Despite Rubin’s court win, the sewer pipe she never authorized remained on her property, now serving a 50-home subdivision.

Rubin wanted the pipe moved, but Apex refused to comply. The town shifted gears legally, arguing that the dispute involved an inverse condemnation. Under that circumstance, the only remedy Rubin could pursue was payment from the town for her condemned property.

Superior Court Judge Bryan Collins accepted Apex’s newly crafted argument. Property rights advocates raised alarms. The John Locke Foundation joined a friend-of-the-court brief supporting Rubin.

A unanimous three-judge panel of the NC Court of Appeals sided with Rubin in May 2021.

In a 44-page opinion, Judge Lucy Inman took both Apex and the trial judge to task. Apex “asks this Court to uphold the Town’s continuing intrusion onto the land of a private citizen through a circuitous and strained application of North Carolina law on eminent domain and inverse condemnations,” Inman wrote.

“The Town’s position, in essence and when taken to its logical conclusion, is as follows: (1) if a municipality occupies and takes a person’s private property for no public purpose whatsoever, that private landowner can do nothing to physically recover her land or oust the municipality; (2) if the encroachment decreases the property’s value, then the landowner’s sole remedy is compensation by inverse condemnation; and (3) in all other instances, a landowner is powerless to recover or otherwise vindicate her constitutional rights.”

Inman and colleagues rejected that line of legal reasoning. “This is not the law, nor can it be consistent with our Federal and State Constitutions.”

Collins “erred” in determining that the taking of Rubin’s land for a sewer pipe amounted to inverse condemnation, appellate judges ruled.

Inverse condemnation “is a claim assertable by landowners against a government entity,” not a claim a government can make against a property owner.

“Although case law uniformly establishes that inverse condemnation claims inure in favor of landowners against government entities that have declined to pursue direct condemnation, the Town maintains that its installation of the sewer pipe — and subsequent defeat in the direct condemnation action — mean that the Town can compel a determination — against Ms. Rubin’s express interest — that it took title to a sewer easement by inverse condemnation,” Inman wrote. “The Town’s argument is not supported by the facts or the law.”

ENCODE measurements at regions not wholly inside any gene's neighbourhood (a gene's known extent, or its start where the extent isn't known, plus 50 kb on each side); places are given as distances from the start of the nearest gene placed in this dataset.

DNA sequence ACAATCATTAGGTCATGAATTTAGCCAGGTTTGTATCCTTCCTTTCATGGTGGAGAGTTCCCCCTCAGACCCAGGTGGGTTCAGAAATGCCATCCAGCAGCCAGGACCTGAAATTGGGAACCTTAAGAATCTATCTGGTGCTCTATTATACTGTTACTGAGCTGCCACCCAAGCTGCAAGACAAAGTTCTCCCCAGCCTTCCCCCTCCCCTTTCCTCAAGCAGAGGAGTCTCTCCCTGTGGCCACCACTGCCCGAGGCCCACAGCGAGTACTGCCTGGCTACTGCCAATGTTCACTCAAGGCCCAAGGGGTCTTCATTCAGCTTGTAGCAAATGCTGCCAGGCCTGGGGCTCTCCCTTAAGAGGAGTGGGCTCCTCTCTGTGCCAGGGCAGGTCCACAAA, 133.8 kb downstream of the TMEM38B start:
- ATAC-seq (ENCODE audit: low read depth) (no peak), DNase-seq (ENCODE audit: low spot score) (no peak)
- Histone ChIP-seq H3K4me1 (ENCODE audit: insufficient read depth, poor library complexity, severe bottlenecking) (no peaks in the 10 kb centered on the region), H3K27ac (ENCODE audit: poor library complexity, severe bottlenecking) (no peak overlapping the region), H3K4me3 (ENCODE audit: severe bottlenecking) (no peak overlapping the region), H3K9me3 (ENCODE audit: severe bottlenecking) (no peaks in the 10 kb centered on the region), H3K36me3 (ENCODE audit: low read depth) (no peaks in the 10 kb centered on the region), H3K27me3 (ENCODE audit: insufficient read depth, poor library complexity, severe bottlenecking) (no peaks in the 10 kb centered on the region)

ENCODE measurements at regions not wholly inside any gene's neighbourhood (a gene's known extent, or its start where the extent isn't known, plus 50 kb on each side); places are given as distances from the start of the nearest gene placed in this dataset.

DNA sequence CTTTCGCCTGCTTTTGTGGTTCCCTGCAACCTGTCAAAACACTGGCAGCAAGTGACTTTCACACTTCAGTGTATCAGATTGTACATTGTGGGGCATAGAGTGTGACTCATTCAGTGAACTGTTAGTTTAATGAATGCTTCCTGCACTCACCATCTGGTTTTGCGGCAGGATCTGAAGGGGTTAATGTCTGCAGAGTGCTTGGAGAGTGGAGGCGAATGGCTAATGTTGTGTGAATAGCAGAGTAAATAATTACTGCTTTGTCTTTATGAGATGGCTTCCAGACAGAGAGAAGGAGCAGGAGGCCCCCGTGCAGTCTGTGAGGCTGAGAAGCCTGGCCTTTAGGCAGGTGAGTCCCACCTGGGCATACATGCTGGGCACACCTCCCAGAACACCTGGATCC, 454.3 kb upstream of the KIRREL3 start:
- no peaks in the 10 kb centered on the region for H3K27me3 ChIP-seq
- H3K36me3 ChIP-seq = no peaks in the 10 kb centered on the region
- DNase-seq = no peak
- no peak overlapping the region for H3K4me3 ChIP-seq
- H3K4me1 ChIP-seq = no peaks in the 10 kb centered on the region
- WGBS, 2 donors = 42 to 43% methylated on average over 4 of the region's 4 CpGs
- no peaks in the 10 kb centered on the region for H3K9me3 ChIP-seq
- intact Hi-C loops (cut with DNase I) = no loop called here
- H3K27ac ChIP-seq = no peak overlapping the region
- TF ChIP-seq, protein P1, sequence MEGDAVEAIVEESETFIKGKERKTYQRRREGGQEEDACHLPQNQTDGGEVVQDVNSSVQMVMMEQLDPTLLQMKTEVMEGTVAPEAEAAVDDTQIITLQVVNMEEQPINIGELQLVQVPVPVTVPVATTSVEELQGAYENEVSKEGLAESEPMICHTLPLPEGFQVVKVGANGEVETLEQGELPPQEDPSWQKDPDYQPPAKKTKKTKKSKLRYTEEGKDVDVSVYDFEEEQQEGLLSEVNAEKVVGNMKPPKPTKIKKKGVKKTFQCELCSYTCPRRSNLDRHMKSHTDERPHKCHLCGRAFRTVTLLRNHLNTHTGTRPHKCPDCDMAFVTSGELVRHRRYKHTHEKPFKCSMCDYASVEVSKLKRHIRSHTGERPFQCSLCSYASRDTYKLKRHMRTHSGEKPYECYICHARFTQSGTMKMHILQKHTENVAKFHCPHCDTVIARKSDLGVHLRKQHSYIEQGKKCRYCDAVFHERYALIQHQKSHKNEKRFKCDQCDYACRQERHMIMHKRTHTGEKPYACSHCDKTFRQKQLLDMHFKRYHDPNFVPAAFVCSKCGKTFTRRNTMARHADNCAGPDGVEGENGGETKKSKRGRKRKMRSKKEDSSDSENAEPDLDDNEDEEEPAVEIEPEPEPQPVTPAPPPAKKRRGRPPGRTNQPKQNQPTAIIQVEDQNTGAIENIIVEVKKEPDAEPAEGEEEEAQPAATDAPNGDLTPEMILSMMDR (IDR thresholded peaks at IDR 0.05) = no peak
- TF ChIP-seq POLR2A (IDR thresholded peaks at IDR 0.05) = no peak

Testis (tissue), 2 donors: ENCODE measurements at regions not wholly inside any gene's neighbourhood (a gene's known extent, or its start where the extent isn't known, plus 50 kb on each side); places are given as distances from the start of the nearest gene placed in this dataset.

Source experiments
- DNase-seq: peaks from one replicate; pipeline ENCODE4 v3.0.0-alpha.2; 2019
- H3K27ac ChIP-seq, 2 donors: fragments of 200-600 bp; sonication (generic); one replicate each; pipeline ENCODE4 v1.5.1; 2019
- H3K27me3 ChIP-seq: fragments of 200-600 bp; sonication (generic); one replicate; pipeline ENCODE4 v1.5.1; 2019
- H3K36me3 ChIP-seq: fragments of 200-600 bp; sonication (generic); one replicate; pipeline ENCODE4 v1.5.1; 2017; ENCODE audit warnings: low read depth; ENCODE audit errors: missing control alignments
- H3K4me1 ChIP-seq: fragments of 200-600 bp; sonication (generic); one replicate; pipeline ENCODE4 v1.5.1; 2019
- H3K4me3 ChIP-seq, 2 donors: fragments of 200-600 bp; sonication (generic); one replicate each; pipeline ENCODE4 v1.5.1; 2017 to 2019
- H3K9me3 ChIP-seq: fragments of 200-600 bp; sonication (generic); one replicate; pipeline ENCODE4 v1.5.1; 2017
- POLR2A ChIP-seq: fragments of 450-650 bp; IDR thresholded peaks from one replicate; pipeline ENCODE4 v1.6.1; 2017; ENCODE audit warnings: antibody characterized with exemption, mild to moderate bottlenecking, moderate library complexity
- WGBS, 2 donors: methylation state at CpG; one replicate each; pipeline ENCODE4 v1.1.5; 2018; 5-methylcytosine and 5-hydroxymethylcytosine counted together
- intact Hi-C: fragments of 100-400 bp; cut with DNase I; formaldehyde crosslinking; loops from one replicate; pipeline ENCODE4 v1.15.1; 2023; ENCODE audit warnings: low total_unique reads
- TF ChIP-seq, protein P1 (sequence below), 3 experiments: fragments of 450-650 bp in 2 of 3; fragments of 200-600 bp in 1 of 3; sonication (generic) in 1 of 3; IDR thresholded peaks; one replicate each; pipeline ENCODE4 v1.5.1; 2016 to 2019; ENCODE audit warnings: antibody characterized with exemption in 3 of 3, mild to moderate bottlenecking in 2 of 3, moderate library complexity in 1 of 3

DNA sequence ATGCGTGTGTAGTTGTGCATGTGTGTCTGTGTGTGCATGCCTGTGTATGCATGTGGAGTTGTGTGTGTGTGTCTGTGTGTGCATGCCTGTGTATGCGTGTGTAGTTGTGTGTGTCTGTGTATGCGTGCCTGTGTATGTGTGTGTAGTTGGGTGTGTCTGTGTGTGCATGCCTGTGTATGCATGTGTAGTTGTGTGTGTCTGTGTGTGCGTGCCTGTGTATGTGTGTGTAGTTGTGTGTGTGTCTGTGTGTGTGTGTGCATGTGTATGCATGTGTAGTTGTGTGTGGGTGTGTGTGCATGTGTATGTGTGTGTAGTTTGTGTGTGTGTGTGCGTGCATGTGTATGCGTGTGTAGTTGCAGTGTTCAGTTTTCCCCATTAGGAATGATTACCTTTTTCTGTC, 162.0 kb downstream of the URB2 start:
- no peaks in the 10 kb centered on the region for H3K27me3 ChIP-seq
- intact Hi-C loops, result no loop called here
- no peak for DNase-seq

Apex lost the initial court battle because its taking of Rubin’s land served no legitimate public purpose, Inman reminded readers. “[T]he public purpose requirement serves as a shield to protect the landowner from government intrusion rather than as a sword to cut away private property rights,” she wrote.

Accepting Apex’s argument would “open the door to numerous constitutional harms,” Inman warned.

For example, a city could use its condemnation power to pave a landowner’s gravel driveway “for no public purpose whatsoever, even if the landowner, in the exercise of his private property rights and out of a personal preference for gravel, had never sought to increase the value of his lot by paving the driveway.”

If the city lost in court, “the theory that inverse condemnation damages were the property owner’s sole remedy would preclude relief for the municipality’s flagrant violation of the landowner’s constitutional rights,” Inman explained. “We do not believe the law of inverse condemnation can be used to facilitate such an abuse of the government’s eminent domain power.”

Despite the Appeals Court’s rejection of Apex’s legal arguments in 2021, the future of the disputed sewer pipe remained in limbo. Inman and her colleagues agreed that Rubin would need further legal action. She would have to pursue a new trespass claim against the town There was no guarantee that a new court case would force the town to comply.

“[T]he Town still refuses to accept the consequences of its unconstitutional taking,” Rubin’s lawyer wrote in June 2021. “The Town asks this Court to step in and save the Town from itself. That invitation should be rejected for a host of reasons.”

“First, the Town created this mess by moving forward with its flawed condemnation even after Ms. Rubin told the Town that she would be challenging its right to take in the first place,” according to Rubin’s Supreme Court filing.

“The Town knew it was a risk to blaze ahead with construction while its threshold right to condemn was being challenged,” the court filing continued. “This Court explained decades ago the consequences of that decision: ‘Even if the [government] now finds itself embarrassed by its having constructed the road prematurely, … [it] may not assert such embarrassment as a bar to this right of the [property owners].’”

“[I]t is hard to imagine another municipality behaving the way the Town has here,” Rubin’s lawyers argued.

Apex might have to “re-route the sewer pipe around Ms. Rubin’s land — something the Town could have done at any time,” according to the court filing. “Or, the court might decide that the Town is engaging in a sort of forced perpetual lease, and must pay for that use under the law of continuing trespass.”

The Supreme Court has not yet scheduled Town of Apex v. Rubin for oral arguments.